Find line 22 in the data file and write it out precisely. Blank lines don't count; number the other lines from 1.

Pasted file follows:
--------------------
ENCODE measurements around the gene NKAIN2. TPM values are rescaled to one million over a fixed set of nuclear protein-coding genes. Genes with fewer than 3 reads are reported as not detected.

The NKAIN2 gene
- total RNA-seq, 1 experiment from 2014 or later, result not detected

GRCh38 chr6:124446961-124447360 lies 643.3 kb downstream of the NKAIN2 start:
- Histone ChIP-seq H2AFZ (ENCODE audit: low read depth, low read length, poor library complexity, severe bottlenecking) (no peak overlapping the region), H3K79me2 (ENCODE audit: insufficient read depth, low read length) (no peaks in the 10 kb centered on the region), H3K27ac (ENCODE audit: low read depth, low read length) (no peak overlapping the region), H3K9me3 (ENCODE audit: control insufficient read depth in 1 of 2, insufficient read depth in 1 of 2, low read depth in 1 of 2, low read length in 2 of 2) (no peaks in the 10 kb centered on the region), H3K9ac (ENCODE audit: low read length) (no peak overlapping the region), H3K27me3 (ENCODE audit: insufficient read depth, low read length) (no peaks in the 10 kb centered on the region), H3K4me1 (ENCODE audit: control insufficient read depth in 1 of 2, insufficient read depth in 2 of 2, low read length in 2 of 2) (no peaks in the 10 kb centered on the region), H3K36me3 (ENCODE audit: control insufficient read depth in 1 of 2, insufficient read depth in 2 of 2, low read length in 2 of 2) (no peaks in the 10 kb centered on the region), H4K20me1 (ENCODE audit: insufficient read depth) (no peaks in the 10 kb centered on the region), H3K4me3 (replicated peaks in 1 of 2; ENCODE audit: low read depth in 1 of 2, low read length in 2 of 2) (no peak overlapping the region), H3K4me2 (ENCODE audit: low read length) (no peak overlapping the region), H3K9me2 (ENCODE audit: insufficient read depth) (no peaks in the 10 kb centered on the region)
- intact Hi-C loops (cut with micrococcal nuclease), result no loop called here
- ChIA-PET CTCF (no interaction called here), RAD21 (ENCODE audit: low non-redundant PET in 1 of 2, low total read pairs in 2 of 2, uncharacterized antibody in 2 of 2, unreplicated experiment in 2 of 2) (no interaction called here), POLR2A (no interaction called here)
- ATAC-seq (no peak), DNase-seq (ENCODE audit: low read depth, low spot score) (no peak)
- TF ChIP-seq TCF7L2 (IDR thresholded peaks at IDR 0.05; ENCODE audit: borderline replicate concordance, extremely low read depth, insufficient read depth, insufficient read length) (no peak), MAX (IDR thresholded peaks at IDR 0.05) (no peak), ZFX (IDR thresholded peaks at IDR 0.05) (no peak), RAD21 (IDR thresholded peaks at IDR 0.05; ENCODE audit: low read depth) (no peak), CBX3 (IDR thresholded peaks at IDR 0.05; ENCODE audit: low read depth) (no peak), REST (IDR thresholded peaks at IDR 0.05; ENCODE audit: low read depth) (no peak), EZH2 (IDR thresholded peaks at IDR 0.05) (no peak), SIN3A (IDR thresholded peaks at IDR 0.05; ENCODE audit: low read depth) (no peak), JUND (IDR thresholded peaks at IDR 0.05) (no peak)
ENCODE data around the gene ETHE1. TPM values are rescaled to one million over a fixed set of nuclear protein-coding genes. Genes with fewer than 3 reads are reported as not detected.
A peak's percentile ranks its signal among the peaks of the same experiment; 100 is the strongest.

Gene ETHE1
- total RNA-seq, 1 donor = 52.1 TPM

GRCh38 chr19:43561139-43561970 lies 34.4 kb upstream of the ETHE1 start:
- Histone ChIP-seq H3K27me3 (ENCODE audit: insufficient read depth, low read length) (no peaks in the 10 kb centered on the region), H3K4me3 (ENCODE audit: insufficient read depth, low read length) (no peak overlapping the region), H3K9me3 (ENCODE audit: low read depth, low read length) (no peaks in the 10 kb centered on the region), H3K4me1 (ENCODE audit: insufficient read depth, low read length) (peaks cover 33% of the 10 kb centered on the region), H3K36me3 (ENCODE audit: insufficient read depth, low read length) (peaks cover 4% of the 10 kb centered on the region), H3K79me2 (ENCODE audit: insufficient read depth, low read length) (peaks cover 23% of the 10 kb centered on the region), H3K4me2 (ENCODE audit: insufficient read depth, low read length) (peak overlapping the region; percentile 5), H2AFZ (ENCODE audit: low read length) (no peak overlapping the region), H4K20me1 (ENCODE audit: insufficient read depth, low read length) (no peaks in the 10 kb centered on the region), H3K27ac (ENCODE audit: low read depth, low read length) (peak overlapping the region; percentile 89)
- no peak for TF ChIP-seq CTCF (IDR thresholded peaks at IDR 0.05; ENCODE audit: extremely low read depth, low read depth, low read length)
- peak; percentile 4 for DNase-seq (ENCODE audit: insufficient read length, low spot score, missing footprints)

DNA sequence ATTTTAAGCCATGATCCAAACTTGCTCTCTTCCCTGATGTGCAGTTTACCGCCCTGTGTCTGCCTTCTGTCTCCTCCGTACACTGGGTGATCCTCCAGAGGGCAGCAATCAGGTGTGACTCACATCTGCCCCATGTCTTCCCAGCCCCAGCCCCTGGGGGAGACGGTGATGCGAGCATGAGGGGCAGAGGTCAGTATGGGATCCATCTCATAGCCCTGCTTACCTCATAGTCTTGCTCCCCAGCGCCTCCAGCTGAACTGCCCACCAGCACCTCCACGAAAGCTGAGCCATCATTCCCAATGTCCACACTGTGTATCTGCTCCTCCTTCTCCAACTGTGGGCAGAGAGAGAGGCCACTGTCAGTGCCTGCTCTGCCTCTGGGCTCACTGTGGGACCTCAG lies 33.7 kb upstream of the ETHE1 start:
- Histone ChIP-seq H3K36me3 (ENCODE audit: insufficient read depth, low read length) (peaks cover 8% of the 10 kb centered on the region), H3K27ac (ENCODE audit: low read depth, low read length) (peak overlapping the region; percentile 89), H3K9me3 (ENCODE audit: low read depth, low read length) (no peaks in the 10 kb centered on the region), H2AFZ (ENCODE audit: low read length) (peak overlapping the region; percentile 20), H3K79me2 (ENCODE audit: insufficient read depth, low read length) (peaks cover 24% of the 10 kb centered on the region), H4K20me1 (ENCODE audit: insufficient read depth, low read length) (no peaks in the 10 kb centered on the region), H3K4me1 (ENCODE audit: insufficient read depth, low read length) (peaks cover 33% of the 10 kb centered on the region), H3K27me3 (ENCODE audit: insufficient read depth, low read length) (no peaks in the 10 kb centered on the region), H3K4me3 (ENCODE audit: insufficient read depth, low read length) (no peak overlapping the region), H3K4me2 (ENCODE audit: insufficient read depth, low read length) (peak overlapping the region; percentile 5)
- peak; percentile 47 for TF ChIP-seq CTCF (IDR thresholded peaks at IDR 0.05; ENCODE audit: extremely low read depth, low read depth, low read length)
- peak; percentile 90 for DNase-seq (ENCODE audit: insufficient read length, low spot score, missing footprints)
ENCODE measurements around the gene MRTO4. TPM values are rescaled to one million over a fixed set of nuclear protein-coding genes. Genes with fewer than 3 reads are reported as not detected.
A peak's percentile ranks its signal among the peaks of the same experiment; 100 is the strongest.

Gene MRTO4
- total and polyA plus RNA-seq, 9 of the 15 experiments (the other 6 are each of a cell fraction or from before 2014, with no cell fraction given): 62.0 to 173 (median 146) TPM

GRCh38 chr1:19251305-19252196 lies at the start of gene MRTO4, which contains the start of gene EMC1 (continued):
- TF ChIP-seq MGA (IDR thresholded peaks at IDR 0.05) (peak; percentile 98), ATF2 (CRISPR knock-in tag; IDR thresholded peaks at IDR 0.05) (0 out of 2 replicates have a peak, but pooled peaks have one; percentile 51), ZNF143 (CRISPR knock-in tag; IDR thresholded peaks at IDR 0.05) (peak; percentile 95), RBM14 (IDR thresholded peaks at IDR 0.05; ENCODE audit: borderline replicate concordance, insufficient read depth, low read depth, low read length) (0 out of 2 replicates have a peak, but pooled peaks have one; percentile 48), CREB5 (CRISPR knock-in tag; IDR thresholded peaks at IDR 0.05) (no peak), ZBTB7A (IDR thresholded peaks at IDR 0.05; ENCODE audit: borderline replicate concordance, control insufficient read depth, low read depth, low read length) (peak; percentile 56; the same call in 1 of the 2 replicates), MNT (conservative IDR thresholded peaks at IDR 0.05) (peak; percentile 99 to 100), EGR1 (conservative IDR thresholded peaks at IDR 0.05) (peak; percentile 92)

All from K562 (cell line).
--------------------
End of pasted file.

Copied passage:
ENCODE measurements around the gene MRTO4. TPM values are rescaled to one million over a fixed set of nuclear protein-coding genes. Genes with fewer than 3 reads are reported as not detected.